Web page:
The Case for Re-Enfranchisement

I was registering voters not too long before the California primary in June when two men came in. One registered, and the other thanked us but declined. We asked if he was a citizen and a resident of California. He said he was both, but that he couldn’t register. We pushed further, only to be met with more deflection. We soon began to wonder if maybe he was an ex-convict who thought he couldn’t vote and was embarrassed to admit it. We probed gently to confirm this and, trying to ease his humiliation, offered to find out if he could indeed vote.

We were the ones who should have been embarrassed for not knowing the laws in California. What we learned is that after release from parole, felons are automatically re-enfranchised. So this man could have registered to vote and hopefully he has by now.

Felon disenfranchisement is one of the greatest threats to our democracy and to our human rights. There are still many states that disenfranchise felons even after incarceration, and in states such as Alabama, Arizona, Mississippi, and Nevada, felons may permanently lose their voting rights. Other states, like California, restore this right post-imprisonment, but individuals face considerable time and bureaucracy before their voting rights may be restored. Only two states in our union, Maine and Vermont, grant felons full voting rights. Although some states are considering reforms, we still have a long way to go before this fundamental right is granted to everyone.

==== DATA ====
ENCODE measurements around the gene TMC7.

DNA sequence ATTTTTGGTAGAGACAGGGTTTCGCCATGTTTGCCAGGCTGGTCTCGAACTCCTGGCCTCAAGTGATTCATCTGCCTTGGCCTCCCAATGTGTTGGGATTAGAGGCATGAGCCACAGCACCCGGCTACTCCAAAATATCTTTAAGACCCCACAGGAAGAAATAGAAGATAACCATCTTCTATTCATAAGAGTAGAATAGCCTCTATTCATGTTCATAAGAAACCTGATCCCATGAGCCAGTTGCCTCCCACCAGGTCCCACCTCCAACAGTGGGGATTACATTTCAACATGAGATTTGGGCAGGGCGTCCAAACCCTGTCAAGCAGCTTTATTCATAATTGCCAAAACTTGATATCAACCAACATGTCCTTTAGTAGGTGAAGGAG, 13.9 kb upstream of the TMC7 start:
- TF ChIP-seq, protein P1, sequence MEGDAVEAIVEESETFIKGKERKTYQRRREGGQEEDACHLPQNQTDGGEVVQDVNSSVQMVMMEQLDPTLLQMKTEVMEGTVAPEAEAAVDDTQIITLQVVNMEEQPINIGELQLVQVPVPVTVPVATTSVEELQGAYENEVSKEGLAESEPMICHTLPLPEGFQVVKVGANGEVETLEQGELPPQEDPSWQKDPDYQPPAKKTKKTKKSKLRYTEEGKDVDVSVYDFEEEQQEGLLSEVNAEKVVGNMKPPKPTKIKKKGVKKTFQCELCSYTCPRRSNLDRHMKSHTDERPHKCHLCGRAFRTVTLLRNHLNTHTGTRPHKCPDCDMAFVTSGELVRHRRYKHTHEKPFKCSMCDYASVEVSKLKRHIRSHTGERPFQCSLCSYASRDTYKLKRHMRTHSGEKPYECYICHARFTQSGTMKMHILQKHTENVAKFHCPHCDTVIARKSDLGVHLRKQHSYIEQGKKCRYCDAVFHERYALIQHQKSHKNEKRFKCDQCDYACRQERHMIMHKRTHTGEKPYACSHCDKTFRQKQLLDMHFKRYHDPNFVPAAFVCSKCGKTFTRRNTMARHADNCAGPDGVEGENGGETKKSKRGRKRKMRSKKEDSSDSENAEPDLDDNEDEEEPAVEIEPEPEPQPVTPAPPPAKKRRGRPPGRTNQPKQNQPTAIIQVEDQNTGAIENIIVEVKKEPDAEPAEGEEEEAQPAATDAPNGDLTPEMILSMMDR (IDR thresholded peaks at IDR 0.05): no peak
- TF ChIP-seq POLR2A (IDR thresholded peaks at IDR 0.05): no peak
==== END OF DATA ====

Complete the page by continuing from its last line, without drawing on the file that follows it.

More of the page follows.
The statistics of this grand perversion of our democracy are startling. According to the sentencing project, nationwide almost six million voters are banned from the polls today. One in every thirteen black adults cannot vote as the result of a felony conviction. This injustice is in addition to the voter suppression inflicted upon the African-American community by other laws duplicitously masquerading as voter fraud prevention. Even more shocking and troublesome is the fact that some recent elections have been won or lost based on thousands or even just a few hundred votes. Arguably, Al Gore would have won the presidency were it not for felon disenfranchisement in Florida.

As startling as the official numbers are, I suspect they are actually much larger. Meeting this man at the voter registration event brought to light an aspect of voter disenfranchisement not usually considered. The 5.85 million number is derived from the population of felons currently serving time, combined with those released from prison in states where ex-felons can’t vote. But what about people like him—ex-felons who are either uninformed about their rights, race shamed, embarrassed by the stigma society places on ex-cons, still waiting out the years after probation to be eligible to vote, or just too overwhelmed to tackle the bureaucracy set in place by states in order to reacquire this constitutional right? The numbers of this group of disenfranchised voters must be much, much larger.